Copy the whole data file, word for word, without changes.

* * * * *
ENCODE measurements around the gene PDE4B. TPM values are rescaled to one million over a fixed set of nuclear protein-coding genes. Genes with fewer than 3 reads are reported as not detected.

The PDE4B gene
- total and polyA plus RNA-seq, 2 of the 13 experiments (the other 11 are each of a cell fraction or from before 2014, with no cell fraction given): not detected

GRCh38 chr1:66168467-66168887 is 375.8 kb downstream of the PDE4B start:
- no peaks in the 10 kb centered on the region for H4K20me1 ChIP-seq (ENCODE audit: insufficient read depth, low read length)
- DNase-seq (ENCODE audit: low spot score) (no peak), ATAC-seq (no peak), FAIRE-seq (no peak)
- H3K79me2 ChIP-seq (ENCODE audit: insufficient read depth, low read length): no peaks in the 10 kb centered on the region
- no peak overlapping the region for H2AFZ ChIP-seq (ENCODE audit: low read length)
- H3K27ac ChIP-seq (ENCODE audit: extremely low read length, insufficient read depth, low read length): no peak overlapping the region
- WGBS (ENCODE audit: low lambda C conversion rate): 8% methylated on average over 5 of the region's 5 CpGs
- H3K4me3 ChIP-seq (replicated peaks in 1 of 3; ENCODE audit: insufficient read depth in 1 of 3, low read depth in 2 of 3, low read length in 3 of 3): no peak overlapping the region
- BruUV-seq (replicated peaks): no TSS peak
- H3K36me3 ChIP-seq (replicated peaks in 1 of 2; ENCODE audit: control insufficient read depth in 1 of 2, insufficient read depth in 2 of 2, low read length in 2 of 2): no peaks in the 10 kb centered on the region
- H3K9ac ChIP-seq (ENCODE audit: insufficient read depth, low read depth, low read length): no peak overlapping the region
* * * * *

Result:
ENCODE measurements around the gene PDE4B. TPM values are rescaled to one million over a fixed set of nuclear protein-coding genes. Genes with fewer than 3 reads are reported as not detected.

The PDE4B gene
- total and polyA plus RNA-seq, 2 of the 13 experiments (the other 11 are each of a cell fraction or from before 2014, with no cell fraction given): not detected

GRCh38 chr1:66168467-66168887 is 375.8 kb downstream of the PDE4B start:
- no peaks in the 10 kb centered on the region for H4K20me1 ChIP-seq (ENCODE audit: insufficient read depth, low read length)
- DNase-seq (ENCODE audit: low spot score) (no peak), ATAC-seq (no peak), FAIRE-seq (no peak)
- H3K79me2 ChIP-seq (ENCODE audit: insufficient read depth, low read length): no peaks in the 10 kb centered on the region
- no peak overlapping the region for H2AFZ ChIP-seq (ENCODE audit: low read length)
- H3K27ac ChIP-seq (ENCODE audit: extremely low read length, insufficient read depth, low read length): no peak overlapping the region
- WGBS (ENCODE audit: low lambda C conversion rate): 8% methylated on average over 5 of the region's 5 CpGs
- H3K4me3 ChIP-seq (replicated peaks in 1 of 3; ENCODE audit: insufficient read depth in 1 of 3, low read depth in 2 of 3, low read length in 3 of 3): no peak overlapping the region
- BruUV-seq (replicated peaks): no TSS peak
- H3K36me3 ChIP-seq (replicated peaks in 1 of 2; ENCODE audit: control insufficient read depth in 1 of 2, insufficient read depth in 2 of 2, low read length in 2 of 2): no peaks in the 10 kb centered on the region
- H3K9ac ChIP-seq (ENCODE audit: insufficient read depth, low read depth, low read length): no peak overlapping the region